Panel: Sniff, Scrape, Crawl: Part 1
Profiles on social networking sites make it easier for algorithms to analyze us, and the information we voluntarily share with people can also be seen as a form of participatory surveillance. Connected through constant update messages, pictures and the possibility of immediate response, we become subject to the feedback of our circle of friends. When communicating online we not only conform to the rules of the platform we use, but also seem to control and govern each other by always keeping an eye on each others thoughts and actions. Just as we need to define what we are comfortable with showing and sharing, we are also responsible for managing our multitude of identities before and amongst a mediated public. However, within the mainly visually oriented environment of social networks, we can never be sure who is hidden, visible and actually watching. Instead we are left to discover our sense of privacy through making choices within a set of binary options and as a result experience the limitations of online social spaces. Openness can be mistaken for over-exposure and reticence might evoke suspicion. In an economy of sharing and being shared, my talk will ask if screen-based technologies are the only key to our social life or are there possible ways of escaping the never-ending feedback loop.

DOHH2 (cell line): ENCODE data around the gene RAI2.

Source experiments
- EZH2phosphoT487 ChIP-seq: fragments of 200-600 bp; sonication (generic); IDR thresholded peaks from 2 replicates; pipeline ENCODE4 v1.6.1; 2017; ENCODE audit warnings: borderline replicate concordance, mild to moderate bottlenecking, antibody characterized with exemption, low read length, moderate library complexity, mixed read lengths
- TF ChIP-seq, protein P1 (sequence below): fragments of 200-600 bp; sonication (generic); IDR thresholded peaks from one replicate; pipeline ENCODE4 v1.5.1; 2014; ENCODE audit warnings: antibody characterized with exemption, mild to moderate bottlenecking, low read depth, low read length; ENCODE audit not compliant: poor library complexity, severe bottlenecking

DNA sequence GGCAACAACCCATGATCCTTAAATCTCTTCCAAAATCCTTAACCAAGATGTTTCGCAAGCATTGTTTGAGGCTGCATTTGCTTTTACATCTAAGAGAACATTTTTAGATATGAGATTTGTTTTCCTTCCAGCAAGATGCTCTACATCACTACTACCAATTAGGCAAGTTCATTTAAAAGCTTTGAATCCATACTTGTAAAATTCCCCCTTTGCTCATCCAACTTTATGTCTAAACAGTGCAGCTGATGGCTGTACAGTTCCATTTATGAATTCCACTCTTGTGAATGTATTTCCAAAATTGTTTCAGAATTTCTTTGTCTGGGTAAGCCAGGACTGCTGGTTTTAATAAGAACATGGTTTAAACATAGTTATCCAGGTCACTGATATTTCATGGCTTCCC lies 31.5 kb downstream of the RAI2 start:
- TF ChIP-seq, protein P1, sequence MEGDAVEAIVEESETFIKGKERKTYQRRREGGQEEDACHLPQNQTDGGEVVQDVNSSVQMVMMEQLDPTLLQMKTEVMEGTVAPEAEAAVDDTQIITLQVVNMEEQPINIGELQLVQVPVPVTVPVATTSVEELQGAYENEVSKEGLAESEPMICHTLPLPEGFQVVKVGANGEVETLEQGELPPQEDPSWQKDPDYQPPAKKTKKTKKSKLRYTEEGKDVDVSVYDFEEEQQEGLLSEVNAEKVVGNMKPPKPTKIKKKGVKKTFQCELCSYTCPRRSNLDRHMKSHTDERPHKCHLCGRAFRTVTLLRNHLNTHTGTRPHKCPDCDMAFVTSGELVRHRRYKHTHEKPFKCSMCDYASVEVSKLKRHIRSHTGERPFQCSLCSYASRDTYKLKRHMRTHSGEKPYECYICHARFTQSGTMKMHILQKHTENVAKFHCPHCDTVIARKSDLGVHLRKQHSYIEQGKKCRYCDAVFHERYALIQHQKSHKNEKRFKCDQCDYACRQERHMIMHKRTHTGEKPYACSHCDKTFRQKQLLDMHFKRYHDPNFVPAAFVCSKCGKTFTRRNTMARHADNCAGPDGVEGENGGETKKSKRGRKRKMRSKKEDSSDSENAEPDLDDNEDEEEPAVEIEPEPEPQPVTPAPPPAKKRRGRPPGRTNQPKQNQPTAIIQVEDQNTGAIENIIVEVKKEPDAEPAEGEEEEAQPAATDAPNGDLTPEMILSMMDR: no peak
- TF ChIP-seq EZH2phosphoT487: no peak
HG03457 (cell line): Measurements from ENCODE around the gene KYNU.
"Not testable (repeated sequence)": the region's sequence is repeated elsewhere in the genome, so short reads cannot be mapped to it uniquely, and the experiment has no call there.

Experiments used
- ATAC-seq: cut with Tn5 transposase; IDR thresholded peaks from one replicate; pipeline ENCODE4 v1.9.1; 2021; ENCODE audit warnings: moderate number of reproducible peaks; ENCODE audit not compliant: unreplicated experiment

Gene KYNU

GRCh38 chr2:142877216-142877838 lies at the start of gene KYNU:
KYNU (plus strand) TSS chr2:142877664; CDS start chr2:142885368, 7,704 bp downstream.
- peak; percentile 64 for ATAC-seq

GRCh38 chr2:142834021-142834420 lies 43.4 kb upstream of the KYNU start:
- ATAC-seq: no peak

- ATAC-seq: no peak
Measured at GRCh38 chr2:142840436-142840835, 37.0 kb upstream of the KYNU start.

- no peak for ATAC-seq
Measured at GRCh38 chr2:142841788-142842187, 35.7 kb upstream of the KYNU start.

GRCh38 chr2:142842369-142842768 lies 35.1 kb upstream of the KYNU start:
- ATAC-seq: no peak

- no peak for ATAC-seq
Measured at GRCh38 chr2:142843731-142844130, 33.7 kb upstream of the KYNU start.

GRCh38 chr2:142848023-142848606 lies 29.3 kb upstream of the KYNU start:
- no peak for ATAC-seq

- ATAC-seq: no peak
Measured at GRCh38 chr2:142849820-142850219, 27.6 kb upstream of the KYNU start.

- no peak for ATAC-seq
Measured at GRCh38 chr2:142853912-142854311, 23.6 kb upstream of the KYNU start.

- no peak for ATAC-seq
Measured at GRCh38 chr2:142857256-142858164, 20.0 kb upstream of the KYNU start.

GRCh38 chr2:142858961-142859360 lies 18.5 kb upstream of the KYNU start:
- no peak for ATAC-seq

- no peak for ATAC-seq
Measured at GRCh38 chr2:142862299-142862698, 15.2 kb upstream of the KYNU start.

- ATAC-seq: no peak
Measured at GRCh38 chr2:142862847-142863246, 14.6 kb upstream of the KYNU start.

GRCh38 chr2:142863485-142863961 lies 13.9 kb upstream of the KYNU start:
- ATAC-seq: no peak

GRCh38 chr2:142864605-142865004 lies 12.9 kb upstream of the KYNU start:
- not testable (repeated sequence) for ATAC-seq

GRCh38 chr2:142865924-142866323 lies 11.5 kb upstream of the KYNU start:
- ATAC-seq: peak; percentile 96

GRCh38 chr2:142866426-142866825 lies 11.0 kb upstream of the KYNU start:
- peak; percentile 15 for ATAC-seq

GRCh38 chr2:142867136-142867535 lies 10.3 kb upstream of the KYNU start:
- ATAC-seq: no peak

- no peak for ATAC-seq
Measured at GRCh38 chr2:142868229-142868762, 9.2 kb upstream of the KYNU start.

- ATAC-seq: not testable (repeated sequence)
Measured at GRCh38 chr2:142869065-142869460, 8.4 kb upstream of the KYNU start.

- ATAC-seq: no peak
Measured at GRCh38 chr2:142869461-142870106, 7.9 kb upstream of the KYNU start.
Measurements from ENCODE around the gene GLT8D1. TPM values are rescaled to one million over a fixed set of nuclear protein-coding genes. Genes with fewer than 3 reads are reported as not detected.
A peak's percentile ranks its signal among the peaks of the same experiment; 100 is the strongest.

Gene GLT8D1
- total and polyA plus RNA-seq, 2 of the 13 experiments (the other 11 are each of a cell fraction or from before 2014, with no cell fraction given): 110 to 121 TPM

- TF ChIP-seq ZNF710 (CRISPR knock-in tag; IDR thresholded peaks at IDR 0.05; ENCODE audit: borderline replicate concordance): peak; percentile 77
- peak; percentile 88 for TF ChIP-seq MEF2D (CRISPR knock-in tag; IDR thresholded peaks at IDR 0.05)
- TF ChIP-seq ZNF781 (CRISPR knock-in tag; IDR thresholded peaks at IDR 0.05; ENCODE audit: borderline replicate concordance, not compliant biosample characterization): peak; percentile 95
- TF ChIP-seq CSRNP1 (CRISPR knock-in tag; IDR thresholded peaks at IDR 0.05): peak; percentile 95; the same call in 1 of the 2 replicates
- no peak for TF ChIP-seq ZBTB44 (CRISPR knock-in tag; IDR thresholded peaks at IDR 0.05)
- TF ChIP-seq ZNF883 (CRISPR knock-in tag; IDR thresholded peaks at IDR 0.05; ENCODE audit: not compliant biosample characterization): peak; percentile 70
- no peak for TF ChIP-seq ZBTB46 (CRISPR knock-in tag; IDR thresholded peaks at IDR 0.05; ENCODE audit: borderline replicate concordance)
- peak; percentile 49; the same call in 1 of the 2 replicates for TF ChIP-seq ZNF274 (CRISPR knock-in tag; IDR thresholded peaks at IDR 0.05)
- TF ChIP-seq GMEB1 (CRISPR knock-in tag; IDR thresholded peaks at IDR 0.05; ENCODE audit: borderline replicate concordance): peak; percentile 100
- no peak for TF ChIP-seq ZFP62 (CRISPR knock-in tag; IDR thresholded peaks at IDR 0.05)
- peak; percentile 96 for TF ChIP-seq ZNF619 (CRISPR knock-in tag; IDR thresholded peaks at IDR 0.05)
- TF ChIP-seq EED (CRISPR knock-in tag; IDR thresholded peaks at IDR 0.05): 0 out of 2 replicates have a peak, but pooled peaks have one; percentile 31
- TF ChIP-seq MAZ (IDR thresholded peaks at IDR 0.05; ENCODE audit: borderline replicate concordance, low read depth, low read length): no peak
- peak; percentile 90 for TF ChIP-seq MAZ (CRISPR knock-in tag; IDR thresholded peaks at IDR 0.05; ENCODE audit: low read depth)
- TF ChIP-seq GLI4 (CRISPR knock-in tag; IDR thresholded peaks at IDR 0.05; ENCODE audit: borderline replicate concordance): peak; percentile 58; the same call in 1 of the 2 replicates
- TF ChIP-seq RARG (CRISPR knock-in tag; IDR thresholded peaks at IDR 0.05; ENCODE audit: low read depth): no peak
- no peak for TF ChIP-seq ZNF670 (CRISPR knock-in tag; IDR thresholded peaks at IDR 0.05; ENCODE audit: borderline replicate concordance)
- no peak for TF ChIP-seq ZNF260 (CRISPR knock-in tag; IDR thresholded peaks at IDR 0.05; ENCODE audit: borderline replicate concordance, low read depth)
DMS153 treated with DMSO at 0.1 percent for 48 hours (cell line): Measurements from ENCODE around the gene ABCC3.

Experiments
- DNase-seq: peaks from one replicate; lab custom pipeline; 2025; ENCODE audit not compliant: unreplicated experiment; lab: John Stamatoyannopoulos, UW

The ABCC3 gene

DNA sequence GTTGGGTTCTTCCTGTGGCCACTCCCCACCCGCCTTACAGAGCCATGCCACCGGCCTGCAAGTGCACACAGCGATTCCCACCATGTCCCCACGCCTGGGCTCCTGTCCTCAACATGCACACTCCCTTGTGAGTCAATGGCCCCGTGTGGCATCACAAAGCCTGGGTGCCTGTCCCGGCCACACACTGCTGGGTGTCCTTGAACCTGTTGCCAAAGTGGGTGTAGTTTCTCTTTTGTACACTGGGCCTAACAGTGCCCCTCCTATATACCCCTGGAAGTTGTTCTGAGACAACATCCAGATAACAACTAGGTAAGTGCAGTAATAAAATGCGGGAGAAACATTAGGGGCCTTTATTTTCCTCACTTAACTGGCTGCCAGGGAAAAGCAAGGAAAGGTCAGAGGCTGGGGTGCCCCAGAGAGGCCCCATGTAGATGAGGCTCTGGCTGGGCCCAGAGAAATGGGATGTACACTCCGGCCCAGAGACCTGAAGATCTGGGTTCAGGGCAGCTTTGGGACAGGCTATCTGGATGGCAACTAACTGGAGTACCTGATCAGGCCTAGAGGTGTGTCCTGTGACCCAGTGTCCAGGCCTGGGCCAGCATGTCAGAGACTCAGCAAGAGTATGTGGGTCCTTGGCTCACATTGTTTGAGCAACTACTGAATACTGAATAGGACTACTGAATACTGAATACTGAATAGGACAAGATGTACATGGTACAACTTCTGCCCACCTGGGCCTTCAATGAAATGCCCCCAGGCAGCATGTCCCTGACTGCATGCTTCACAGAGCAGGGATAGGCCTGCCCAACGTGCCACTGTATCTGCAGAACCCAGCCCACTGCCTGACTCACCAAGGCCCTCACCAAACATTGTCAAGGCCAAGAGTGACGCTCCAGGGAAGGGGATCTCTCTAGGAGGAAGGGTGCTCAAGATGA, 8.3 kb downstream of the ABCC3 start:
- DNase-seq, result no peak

- Birgit Bachler is an Austrian new media artist living, working, and studying in Rotterdam (NL). She holds a BA in Information Design/Media & Interaction Design and is currently studying at the Piet Zwart Institute, Master Media Design and Communication: Networked Media (Rotterdam). She has a background in interactive, audiovisual media and programming, and her past research has focused on the influence of emergent media on our everyday lives and how technology influences and manipulates social behavior. Bachler’s recent work features a dating-like website built upon grocery shopping data, an alternative map of Rotterdam based on people’s window decorations and a location-based social network of audible content. birgitbachler.com/portfolio
Full text (PDF) p. 159-161